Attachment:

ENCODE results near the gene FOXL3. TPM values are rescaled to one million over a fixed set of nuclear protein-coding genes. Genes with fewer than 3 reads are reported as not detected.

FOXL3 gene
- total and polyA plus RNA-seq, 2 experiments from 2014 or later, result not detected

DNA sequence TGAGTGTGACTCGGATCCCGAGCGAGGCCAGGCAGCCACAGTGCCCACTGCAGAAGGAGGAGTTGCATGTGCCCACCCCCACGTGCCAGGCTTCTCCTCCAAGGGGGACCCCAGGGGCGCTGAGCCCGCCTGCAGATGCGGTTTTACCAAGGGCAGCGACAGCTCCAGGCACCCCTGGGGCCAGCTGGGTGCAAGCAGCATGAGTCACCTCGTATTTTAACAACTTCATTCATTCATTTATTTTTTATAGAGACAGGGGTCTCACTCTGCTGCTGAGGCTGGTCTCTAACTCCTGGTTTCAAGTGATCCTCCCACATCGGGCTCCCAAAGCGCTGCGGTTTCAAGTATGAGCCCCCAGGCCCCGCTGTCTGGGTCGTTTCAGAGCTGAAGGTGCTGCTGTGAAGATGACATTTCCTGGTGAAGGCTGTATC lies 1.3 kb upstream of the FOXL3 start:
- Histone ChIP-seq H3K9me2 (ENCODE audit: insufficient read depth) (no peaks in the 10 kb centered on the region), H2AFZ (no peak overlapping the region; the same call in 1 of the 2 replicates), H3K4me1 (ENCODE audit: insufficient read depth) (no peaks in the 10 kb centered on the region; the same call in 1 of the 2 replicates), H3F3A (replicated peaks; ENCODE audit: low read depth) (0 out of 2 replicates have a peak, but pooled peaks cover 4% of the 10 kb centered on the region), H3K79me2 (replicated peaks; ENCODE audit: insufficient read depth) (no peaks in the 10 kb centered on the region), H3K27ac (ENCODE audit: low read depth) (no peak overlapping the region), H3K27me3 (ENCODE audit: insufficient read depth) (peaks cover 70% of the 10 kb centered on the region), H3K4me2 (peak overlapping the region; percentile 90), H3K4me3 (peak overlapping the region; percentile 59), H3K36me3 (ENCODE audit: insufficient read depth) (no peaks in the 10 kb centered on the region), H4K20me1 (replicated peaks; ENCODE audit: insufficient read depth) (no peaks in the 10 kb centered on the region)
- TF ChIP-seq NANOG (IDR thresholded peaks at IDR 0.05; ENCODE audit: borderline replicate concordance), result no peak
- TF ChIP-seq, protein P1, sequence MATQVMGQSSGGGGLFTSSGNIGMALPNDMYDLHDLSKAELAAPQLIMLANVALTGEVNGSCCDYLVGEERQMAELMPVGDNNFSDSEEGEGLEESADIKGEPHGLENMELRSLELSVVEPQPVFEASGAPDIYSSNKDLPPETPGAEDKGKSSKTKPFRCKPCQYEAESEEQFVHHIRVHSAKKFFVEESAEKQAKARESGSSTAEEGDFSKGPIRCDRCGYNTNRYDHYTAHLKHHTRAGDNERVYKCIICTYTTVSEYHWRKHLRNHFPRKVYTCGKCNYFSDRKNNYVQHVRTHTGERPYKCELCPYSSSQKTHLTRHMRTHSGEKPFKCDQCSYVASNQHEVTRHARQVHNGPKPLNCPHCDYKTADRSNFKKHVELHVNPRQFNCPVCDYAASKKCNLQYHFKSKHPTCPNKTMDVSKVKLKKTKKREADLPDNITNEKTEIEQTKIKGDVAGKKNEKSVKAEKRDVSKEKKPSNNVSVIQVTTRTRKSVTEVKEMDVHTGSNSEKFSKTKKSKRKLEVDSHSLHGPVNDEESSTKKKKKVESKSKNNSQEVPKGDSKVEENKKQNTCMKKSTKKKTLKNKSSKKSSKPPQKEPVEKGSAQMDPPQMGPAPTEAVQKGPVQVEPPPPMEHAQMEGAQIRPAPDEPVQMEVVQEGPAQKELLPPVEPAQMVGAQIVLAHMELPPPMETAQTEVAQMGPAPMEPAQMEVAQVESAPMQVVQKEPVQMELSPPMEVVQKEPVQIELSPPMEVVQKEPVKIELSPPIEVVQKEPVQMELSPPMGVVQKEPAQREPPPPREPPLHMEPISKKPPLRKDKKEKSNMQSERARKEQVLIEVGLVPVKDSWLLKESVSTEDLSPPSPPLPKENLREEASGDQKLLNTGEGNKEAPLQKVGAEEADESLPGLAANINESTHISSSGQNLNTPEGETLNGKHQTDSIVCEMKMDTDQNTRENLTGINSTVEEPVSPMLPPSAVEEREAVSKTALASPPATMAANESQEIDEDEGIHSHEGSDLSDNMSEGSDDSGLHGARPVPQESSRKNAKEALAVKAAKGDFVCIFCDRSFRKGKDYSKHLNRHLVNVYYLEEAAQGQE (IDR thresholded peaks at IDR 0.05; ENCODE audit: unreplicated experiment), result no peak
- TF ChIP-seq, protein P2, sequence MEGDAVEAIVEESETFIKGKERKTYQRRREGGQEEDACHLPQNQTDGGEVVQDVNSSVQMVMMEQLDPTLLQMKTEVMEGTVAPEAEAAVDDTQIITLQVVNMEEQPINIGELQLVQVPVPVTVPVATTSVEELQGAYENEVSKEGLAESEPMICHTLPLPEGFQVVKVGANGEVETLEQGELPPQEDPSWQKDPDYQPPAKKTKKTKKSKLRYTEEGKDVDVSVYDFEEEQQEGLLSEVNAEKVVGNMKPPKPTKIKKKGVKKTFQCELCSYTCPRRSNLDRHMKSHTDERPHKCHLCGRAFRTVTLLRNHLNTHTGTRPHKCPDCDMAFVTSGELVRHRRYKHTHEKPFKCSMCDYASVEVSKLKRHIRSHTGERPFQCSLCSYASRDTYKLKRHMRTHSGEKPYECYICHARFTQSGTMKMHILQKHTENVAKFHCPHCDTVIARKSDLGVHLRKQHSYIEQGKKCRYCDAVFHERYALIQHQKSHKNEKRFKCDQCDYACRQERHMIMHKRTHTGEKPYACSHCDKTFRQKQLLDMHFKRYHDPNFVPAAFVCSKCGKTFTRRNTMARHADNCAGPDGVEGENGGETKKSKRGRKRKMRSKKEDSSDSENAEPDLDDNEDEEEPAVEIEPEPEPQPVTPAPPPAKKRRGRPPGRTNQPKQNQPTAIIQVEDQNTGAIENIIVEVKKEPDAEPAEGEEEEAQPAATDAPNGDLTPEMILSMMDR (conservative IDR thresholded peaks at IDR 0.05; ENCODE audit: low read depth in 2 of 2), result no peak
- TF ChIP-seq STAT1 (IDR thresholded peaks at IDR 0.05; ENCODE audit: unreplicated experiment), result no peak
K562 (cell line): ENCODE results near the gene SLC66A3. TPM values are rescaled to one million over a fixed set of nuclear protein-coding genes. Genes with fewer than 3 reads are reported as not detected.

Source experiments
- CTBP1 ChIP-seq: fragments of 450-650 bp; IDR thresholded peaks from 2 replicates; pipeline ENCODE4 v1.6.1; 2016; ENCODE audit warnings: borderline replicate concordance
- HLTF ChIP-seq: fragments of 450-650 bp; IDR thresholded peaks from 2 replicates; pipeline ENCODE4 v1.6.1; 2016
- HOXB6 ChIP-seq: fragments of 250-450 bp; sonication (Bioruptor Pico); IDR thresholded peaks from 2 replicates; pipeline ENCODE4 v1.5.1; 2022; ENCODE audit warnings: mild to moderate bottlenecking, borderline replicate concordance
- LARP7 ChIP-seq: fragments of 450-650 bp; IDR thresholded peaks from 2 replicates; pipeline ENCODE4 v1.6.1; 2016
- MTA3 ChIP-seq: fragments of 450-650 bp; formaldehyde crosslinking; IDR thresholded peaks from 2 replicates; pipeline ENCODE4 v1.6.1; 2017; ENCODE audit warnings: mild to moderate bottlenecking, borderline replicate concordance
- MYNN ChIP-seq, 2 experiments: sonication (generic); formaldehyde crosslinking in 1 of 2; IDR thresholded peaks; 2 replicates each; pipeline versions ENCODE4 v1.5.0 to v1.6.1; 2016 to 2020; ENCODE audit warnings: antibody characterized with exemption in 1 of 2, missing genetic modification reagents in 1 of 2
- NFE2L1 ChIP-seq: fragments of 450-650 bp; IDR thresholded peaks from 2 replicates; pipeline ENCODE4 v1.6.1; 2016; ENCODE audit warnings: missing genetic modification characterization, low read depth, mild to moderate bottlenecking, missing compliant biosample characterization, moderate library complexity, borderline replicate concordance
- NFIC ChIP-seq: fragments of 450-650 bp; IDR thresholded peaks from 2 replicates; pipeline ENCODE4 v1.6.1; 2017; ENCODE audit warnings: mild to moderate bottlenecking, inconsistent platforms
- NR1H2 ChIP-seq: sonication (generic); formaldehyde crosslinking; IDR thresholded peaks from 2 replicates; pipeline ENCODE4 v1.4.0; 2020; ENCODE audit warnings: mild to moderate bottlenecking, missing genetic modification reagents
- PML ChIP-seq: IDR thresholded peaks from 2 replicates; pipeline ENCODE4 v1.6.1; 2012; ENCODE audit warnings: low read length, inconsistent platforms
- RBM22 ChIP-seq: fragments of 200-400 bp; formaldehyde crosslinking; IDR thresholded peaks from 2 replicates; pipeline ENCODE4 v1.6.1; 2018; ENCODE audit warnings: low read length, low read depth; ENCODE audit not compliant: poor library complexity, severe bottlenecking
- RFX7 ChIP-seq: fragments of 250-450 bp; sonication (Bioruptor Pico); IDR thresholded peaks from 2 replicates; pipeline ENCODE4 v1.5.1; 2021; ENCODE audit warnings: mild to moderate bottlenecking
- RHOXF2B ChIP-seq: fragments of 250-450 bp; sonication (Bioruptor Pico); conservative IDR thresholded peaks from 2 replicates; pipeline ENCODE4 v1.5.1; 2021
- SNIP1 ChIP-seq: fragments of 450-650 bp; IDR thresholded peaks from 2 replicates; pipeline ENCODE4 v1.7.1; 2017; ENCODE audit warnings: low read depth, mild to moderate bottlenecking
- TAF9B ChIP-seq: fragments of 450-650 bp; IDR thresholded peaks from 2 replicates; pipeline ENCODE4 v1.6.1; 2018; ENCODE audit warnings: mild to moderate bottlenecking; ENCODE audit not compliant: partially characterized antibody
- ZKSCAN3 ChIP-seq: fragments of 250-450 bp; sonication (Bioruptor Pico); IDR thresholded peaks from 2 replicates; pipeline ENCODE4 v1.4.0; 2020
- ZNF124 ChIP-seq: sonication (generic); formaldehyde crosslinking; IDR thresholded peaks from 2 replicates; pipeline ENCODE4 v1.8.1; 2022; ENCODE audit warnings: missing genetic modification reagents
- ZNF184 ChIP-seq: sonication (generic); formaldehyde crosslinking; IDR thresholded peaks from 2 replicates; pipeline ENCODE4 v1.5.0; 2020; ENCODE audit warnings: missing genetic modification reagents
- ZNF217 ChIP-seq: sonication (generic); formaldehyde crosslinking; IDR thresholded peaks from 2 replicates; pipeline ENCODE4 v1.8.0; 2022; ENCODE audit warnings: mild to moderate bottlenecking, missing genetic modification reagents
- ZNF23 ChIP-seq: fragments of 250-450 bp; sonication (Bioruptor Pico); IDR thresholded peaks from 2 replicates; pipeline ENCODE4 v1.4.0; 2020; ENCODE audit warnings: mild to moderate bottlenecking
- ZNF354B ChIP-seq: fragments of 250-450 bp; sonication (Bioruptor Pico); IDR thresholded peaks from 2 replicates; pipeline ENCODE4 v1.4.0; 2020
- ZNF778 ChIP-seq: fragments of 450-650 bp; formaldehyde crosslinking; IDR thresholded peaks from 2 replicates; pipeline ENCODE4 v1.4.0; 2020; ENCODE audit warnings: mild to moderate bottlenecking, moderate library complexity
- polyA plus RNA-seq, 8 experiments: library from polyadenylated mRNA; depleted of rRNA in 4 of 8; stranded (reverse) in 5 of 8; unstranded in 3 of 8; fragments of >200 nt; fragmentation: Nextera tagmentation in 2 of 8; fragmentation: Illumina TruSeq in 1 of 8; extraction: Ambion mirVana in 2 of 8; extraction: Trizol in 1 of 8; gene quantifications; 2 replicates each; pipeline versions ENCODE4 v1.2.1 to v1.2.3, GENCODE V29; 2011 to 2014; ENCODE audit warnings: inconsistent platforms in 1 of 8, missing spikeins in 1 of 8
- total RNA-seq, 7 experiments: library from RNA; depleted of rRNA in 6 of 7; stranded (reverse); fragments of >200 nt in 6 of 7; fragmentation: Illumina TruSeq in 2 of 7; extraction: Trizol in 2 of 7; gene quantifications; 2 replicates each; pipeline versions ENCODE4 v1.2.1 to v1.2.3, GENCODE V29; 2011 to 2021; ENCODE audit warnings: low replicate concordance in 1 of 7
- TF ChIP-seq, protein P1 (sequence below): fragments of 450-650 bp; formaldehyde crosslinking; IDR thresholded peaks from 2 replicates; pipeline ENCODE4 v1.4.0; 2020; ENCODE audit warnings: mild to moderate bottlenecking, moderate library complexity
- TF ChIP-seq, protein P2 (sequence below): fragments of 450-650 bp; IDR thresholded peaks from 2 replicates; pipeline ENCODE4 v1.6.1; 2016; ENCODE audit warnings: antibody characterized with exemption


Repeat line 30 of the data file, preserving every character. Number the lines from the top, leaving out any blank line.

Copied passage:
- ZNF217 ChIP-seq: sonication (generic); formaldehyde crosslinking; IDR thresholded peaks from 2 replicates; pipeline ENCODE4 v1.8.0; 2022; ENCODE audit warnings: mild to moderate bottlenecking, missing genetic modification reagents